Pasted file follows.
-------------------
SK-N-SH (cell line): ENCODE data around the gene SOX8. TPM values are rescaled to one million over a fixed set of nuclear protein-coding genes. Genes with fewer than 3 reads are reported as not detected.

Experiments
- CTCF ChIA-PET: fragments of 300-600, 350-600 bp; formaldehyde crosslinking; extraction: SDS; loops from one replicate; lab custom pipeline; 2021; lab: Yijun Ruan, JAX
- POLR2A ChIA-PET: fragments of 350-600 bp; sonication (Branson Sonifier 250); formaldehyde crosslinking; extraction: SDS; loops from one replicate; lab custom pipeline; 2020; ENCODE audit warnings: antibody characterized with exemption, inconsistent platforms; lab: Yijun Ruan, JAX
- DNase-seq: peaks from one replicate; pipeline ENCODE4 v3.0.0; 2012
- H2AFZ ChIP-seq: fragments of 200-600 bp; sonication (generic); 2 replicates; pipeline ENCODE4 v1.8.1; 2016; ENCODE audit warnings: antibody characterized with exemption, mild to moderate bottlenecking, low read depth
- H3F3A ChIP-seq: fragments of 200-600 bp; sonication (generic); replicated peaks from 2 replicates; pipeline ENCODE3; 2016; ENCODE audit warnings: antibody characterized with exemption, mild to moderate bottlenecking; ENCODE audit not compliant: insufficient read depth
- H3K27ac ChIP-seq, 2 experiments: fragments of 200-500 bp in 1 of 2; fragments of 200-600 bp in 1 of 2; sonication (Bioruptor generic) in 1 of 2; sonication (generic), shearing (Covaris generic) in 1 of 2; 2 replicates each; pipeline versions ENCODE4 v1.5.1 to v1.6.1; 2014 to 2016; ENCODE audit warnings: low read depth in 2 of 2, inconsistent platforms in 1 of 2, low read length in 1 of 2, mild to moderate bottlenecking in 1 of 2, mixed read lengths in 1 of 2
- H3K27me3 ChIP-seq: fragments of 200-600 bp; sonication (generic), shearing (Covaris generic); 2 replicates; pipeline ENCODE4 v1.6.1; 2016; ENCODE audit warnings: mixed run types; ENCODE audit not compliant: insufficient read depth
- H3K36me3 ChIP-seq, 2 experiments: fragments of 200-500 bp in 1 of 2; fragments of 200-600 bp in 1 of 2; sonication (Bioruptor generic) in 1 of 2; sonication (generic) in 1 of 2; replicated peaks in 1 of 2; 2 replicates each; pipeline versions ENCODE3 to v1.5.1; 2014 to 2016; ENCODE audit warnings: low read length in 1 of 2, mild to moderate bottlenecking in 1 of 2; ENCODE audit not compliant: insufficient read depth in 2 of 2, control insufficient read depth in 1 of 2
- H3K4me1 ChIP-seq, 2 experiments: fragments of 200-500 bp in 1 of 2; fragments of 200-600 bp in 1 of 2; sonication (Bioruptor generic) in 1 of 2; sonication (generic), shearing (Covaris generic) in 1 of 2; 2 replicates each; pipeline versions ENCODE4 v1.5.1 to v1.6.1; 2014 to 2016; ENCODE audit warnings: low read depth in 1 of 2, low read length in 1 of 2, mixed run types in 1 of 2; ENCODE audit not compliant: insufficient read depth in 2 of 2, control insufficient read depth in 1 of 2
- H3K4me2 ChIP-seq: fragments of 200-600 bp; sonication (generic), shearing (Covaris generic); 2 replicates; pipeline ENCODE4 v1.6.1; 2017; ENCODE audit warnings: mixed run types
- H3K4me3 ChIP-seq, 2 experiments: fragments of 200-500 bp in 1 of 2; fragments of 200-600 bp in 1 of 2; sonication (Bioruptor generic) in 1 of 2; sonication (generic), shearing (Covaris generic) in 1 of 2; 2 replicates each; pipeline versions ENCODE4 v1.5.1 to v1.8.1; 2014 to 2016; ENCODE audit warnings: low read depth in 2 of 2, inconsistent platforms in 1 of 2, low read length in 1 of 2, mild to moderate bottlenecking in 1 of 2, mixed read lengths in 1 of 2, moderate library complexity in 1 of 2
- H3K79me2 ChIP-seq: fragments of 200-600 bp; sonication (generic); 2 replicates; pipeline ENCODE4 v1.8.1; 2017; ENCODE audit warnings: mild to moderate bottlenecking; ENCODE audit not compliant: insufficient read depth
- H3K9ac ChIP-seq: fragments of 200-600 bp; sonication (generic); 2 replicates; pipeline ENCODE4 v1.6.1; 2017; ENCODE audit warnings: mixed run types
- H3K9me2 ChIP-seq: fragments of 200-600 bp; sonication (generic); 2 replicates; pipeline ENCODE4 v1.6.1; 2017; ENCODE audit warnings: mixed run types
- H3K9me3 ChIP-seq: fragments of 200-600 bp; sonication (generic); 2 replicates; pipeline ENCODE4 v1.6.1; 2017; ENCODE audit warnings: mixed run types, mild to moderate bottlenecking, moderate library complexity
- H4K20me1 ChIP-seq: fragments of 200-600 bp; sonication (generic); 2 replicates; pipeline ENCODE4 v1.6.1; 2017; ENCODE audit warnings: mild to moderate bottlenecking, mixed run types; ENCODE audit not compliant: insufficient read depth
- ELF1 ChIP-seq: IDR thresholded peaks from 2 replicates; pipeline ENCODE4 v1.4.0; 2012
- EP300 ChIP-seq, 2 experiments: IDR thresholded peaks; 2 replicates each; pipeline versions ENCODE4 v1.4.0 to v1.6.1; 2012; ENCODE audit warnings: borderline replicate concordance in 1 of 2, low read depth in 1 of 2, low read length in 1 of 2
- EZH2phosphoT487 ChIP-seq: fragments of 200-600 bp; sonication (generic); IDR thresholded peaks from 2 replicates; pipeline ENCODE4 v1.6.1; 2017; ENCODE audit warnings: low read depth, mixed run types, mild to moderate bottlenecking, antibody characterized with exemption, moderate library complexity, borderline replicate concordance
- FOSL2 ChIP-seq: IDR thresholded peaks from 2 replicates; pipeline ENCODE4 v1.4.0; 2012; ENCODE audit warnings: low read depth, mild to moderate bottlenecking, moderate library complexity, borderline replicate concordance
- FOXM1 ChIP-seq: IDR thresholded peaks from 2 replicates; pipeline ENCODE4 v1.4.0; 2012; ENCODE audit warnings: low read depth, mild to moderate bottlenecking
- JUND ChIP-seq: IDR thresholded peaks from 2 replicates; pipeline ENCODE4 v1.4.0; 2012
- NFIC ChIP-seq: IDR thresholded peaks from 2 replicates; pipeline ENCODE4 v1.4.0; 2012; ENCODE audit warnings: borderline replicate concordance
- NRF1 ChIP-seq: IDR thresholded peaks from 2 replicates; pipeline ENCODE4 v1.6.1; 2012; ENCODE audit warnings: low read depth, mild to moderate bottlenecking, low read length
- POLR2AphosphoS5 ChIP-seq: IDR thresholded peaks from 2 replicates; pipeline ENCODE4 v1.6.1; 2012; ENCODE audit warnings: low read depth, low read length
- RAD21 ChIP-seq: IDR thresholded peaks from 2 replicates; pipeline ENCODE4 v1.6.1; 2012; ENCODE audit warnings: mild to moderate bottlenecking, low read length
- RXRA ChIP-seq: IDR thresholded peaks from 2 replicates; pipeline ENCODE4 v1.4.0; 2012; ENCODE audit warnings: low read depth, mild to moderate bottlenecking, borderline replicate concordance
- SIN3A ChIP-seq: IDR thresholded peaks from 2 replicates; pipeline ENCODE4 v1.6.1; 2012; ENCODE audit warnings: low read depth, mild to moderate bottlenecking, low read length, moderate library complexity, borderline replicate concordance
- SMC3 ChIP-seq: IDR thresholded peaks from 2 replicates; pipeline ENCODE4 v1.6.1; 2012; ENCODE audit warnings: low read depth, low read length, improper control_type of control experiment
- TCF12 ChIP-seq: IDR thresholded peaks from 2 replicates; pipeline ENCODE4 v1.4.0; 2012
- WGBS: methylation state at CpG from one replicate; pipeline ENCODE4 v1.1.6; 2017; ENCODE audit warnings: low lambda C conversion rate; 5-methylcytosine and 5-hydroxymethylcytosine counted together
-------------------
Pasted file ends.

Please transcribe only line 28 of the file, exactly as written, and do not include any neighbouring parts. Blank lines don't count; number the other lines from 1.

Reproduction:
- RAD21 ChIP-seq: IDR thresholded peaks from 2 replicates; pipeline ENCODE4 v1.6.1; 2012; ENCODE audit warnings: mild to moderate bottlenecking, low read length